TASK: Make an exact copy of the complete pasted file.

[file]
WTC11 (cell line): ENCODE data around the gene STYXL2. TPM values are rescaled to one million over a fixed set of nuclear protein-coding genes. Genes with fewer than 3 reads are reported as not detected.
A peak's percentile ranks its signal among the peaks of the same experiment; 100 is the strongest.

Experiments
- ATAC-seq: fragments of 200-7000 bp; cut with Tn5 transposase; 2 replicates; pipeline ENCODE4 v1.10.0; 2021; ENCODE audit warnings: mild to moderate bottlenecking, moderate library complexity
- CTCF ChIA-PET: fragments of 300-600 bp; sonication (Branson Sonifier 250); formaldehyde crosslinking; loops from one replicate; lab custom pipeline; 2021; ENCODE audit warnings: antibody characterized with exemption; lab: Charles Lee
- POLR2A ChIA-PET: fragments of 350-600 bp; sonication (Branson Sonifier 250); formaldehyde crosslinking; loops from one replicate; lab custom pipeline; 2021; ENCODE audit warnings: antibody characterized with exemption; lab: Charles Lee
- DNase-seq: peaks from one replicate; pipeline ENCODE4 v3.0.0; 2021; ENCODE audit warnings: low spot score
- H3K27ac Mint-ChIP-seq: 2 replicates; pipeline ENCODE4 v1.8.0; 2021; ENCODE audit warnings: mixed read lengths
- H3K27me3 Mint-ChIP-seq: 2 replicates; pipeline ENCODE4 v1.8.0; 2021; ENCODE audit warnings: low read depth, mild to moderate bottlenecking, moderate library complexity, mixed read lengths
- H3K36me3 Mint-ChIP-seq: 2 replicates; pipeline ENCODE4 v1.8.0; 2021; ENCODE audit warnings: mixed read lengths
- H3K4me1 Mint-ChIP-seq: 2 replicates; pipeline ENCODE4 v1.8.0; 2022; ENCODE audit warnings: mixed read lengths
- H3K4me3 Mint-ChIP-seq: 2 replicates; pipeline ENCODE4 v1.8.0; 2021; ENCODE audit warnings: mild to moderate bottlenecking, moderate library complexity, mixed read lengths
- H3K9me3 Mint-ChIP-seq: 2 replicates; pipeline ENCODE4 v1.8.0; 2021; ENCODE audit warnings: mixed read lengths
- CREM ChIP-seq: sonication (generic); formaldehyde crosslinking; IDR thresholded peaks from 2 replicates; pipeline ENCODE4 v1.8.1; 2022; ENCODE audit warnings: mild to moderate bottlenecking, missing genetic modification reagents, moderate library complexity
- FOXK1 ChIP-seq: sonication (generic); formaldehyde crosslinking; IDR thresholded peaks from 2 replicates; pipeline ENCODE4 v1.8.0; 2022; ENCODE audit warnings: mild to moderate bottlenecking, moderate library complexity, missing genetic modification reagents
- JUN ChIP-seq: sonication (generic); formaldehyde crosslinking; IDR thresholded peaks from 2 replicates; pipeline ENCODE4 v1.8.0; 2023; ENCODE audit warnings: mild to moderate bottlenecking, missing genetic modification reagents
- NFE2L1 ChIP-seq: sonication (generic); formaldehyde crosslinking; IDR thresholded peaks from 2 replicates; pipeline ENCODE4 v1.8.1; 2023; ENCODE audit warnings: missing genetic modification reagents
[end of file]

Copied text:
WTC11 (cell line): ENCODE data around the gene STYXL2. TPM values are rescaled to one million over a fixed set of nuclear protein-coding genes. Genes with fewer than 3 reads are reported as not detected.
A peak's percentile ranks its signal among the peaks of the same experiment; 100 is the strongest.

Experiments
- ATAC-seq: fragments of 200-7000 bp; cut with Tn5 transposase; 2 replicates; pipeline ENCODE4 v1.10.0; 2021; ENCODE audit warnings: mild to moderate bottlenecking, moderate library complexity
- CTCF ChIA-PET: fragments of 300-600 bp; sonication (Branson Sonifier 250); formaldehyde crosslinking; loops from one replicate; lab custom pipeline; 2021; ENCODE audit warnings: antibody characterized with exemption; lab: Charles Lee
- POLR2A ChIA-PET: fragments of 350-600 bp; sonication (Branson Sonifier 250); formaldehyde crosslinking; loops from one replicate; lab custom pipeline; 2021; ENCODE audit warnings: antibody characterized with exemption; lab: Charles Lee
- DNase-seq: peaks from one replicate; pipeline ENCODE4 v3.0.0; 2021; ENCODE audit warnings: low spot score
- H3K27ac Mint-ChIP-seq: 2 replicates; pipeline ENCODE4 v1.8.0; 2021; ENCODE audit warnings: mixed read lengths
- H3K27me3 Mint-ChIP-seq: 2 replicates; pipeline ENCODE4 v1.8.0; 2021; ENCODE audit warnings: low read depth, mild to moderate bottlenecking, moderate library complexity, mixed read lengths
- H3K36me3 Mint-ChIP-seq: 2 replicates; pipeline ENCODE4 v1.8.0; 2021; ENCODE audit warnings: mixed read lengths
- H3K4me1 Mint-ChIP-seq: 2 replicates; pipeline ENCODE4 v1.8.0; 2022; ENCODE audit warnings: mixed read lengths
- H3K4me3 Mint-ChIP-seq: 2 replicates; pipeline ENCODE4 v1.8.0; 2021; ENCODE audit warnings: mild to moderate bottlenecking, moderate library complexity, mixed read lengths
- H3K9me3 Mint-ChIP-seq: 2 replicates; pipeline ENCODE4 v1.8.0; 2021; ENCODE audit warnings: mixed read lengths
- CREM ChIP-seq: sonication (generic); formaldehyde crosslinking; IDR thresholded peaks from 2 replicates; pipeline ENCODE4 v1.8.1; 2022; ENCODE audit warnings: mild to moderate bottlenecking, missing genetic modification reagents, moderate library complexity
- FOXK1 ChIP-seq: sonication (generic); formaldehyde crosslinking; IDR thresholded peaks from 2 replicates; pipeline ENCODE4 v1.8.0; 2022; ENCODE audit warnings: mild to moderate bottlenecking, moderate library complexity, missing genetic modification reagents
- JUN ChIP-seq: sonication (generic); formaldehyde crosslinking; IDR thresholded peaks from 2 replicates; pipeline ENCODE4 v1.8.0; 2023; ENCODE audit warnings: mild to moderate bottlenecking, missing genetic modification reagents
- NFE2L1 ChIP-seq: sonication (generic); formaldehyde crosslinking; IDR thresholded peaks from 2 replicates; pipeline ENCODE4 v1.8.1; 2023; ENCODE audit warnings: missing genetic modification reagents